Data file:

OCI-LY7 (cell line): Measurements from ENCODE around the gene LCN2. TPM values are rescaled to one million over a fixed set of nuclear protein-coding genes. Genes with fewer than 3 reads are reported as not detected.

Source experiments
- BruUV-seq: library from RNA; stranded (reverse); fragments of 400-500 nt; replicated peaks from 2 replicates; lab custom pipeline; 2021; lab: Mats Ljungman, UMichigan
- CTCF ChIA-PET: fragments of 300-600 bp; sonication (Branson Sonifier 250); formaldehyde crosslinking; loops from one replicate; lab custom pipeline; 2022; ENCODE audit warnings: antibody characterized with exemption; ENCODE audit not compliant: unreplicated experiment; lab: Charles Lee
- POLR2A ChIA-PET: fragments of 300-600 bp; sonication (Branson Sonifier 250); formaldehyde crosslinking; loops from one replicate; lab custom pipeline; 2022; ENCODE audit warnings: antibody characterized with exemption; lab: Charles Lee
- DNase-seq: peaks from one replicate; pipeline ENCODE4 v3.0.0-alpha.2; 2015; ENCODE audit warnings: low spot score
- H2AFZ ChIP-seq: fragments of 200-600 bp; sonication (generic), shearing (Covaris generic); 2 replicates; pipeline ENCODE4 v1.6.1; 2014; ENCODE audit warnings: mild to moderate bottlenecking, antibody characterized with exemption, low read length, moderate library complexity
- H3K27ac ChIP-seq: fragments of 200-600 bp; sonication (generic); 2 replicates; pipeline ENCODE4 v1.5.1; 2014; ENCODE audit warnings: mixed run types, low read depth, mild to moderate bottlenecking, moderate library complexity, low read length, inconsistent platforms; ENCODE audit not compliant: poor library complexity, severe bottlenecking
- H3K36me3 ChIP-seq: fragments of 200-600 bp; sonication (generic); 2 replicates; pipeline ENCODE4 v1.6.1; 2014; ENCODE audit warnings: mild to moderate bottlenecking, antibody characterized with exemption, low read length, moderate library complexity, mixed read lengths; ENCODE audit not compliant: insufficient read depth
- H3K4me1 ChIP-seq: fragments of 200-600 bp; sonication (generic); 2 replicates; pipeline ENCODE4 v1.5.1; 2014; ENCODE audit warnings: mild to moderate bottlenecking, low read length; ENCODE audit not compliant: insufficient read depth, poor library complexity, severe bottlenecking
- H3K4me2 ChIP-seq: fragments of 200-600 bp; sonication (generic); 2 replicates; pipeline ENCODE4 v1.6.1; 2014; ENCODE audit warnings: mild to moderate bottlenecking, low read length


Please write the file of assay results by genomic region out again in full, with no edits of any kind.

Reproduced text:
OCI-LY7 (cell line): Measurements from ENCODE around the gene LCN2. TPM values are rescaled to one million over a fixed set of nuclear protein-coding genes. Genes with fewer than 3 reads are reported as not detected.

Source experiments
- BruUV-seq: library from RNA; stranded (reverse); fragments of 400-500 nt; replicated peaks from 2 replicates; lab custom pipeline; 2021; lab: Mats Ljungman, UMichigan
- CTCF ChIA-PET: fragments of 300-600 bp; sonication (Branson Sonifier 250); formaldehyde crosslinking; loops from one replicate; lab custom pipeline; 2022; ENCODE audit warnings: antibody characterized with exemption; ENCODE audit not compliant: unreplicated experiment; lab: Charles Lee
- POLR2A ChIA-PET: fragments of 300-600 bp; sonication (Branson Sonifier 250); formaldehyde crosslinking; loops from one replicate; lab custom pipeline; 2022; ENCODE audit warnings: antibody characterized with exemption; lab: Charles Lee
- DNase-seq: peaks from one replicate; pipeline ENCODE4 v3.0.0-alpha.2; 2015; ENCODE audit warnings: low spot score
- H2AFZ ChIP-seq: fragments of 200-600 bp; sonication (generic), shearing (Covaris generic); 2 replicates; pipeline ENCODE4 v1.6.1; 2014; ENCODE audit warnings: mild to moderate bottlenecking, antibody characterized with exemption, low read length, moderate library complexity
- H3K27ac ChIP-seq: fragments of 200-600 bp; sonication (generic); 2 replicates; pipeline ENCODE4 v1.5.1; 2014; ENCODE audit warnings: mixed run types, low read depth, mild to moderate bottlenecking, moderate library complexity, low read length, inconsistent platforms; ENCODE audit not compliant: poor library complexity, severe bottlenecking
- H3K36me3 ChIP-seq: fragments of 200-600 bp; sonication (generic); 2 replicates; pipeline ENCODE4 v1.6.1; 2014; ENCODE audit warnings: mild to moderate bottlenecking, antibody characterized with exemption, low read length, moderate library complexity, mixed read lengths; ENCODE audit not compliant: insufficient read depth
- H3K4me1 ChIP-seq: fragments of 200-600 bp; sonication (generic); 2 replicates; pipeline ENCODE4 v1.5.1; 2014; ENCODE audit warnings: mild to moderate bottlenecking, low read length; ENCODE audit not compliant: insufficient read depth, poor library complexity, severe bottlenecking
- H3K4me2 ChIP-seq: fragments of 200-600 bp; sonication (generic); 2 replicates; pipeline ENCODE4 v1.6.1; 2014; ENCODE audit warnings: mild to moderate bottlenecking, low read length